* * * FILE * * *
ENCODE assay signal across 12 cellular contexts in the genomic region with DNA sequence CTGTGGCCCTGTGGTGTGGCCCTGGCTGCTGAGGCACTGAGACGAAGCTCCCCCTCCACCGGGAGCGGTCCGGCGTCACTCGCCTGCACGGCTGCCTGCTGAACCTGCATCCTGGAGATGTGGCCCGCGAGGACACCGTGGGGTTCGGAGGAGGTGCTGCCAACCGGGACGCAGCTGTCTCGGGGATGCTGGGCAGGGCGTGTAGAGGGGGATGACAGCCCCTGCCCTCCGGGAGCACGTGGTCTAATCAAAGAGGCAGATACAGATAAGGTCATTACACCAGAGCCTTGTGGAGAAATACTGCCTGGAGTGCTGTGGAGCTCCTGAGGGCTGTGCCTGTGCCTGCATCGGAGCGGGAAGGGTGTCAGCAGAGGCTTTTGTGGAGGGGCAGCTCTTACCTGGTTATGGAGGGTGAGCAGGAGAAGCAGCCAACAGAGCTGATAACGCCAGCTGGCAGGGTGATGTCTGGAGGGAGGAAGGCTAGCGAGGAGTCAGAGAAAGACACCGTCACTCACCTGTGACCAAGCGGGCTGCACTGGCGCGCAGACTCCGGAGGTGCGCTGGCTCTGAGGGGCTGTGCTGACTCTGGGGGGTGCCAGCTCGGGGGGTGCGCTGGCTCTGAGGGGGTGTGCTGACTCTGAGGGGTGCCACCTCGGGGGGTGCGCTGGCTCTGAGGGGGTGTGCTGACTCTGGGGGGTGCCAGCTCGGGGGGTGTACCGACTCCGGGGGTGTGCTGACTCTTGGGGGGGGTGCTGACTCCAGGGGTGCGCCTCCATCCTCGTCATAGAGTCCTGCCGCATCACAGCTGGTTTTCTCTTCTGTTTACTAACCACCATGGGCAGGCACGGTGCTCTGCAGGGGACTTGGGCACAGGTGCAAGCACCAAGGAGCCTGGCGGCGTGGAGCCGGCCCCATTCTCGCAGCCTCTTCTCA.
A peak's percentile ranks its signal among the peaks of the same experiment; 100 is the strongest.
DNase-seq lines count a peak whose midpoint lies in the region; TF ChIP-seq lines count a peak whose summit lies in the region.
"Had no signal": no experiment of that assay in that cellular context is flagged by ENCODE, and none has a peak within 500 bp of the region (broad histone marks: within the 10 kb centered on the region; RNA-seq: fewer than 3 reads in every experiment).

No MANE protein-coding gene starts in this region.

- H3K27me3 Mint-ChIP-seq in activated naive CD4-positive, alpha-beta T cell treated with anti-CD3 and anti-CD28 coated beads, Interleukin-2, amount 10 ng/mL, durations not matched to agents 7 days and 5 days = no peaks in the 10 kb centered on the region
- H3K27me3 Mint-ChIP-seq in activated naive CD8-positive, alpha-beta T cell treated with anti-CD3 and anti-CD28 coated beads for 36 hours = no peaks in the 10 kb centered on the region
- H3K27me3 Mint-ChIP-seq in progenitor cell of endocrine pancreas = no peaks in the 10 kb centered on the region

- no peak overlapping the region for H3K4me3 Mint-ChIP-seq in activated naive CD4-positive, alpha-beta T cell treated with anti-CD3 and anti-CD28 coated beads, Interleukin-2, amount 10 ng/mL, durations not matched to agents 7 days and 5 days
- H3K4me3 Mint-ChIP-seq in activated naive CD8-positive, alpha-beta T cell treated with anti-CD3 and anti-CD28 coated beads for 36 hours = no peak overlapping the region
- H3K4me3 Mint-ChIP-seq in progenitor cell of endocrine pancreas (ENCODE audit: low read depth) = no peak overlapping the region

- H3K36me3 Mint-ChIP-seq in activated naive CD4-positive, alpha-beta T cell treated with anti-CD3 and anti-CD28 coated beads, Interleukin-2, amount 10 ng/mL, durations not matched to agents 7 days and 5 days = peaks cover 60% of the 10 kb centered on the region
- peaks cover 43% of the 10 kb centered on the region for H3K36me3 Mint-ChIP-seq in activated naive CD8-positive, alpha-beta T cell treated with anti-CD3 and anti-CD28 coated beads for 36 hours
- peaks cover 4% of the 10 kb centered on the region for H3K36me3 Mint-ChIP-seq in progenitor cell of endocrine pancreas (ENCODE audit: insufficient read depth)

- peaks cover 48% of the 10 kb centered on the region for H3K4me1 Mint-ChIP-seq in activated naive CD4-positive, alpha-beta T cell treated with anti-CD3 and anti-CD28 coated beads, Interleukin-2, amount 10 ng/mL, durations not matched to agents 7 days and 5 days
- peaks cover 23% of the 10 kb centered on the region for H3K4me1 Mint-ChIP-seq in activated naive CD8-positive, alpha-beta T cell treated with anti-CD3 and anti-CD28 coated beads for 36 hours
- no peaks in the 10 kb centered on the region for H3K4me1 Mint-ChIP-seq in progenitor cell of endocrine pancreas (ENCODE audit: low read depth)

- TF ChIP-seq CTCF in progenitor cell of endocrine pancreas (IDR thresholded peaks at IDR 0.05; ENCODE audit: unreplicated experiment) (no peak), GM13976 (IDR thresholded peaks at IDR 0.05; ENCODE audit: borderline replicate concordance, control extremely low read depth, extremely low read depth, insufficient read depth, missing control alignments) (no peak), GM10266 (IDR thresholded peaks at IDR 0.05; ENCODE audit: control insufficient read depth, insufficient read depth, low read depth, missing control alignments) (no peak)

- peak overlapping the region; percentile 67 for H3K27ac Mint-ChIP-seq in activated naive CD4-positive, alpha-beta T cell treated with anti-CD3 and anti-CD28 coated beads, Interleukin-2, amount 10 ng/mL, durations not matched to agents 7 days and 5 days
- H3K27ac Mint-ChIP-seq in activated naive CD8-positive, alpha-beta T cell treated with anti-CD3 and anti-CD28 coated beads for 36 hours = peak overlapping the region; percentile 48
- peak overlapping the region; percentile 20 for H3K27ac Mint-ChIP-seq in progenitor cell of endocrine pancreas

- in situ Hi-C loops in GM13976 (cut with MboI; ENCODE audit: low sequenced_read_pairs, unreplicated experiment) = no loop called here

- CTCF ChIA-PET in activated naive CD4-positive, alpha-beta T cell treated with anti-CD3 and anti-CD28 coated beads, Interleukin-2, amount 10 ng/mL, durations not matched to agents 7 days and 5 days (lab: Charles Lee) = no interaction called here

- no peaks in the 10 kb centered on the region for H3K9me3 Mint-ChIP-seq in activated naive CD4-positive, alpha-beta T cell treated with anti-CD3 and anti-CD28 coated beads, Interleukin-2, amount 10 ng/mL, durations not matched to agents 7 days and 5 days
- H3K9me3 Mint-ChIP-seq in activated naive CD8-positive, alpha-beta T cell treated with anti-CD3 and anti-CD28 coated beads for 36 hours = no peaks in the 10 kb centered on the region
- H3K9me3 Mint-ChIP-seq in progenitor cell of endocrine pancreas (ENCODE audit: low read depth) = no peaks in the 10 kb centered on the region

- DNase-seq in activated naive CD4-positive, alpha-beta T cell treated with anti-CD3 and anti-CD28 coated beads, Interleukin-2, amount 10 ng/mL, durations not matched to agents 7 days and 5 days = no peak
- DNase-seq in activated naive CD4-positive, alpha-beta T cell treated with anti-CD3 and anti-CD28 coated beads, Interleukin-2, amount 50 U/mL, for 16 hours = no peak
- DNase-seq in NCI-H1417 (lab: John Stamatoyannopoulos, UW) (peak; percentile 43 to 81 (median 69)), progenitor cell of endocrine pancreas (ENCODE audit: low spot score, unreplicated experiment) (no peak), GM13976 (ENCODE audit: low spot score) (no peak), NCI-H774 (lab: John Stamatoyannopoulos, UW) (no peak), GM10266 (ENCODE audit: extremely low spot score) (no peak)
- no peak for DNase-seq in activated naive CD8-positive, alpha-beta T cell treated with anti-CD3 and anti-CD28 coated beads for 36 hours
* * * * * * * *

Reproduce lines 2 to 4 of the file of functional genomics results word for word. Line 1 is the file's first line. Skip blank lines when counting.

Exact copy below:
A peak's percentile ranks its signal among the peaks of the same experiment; 100 is the strongest.
DNase-seq lines count a peak whose midpoint lies in the region; TF ChIP-seq lines count a peak whose summit lies in the region.
"Had no signal": no experiment of that assay in that cellular context is flagged by ENCODE, and none has a peak within 500 bp of the region (broad histone marks: within the 10 kb centered on the region; RNA-seq: fewer than 3 reads in every experiment).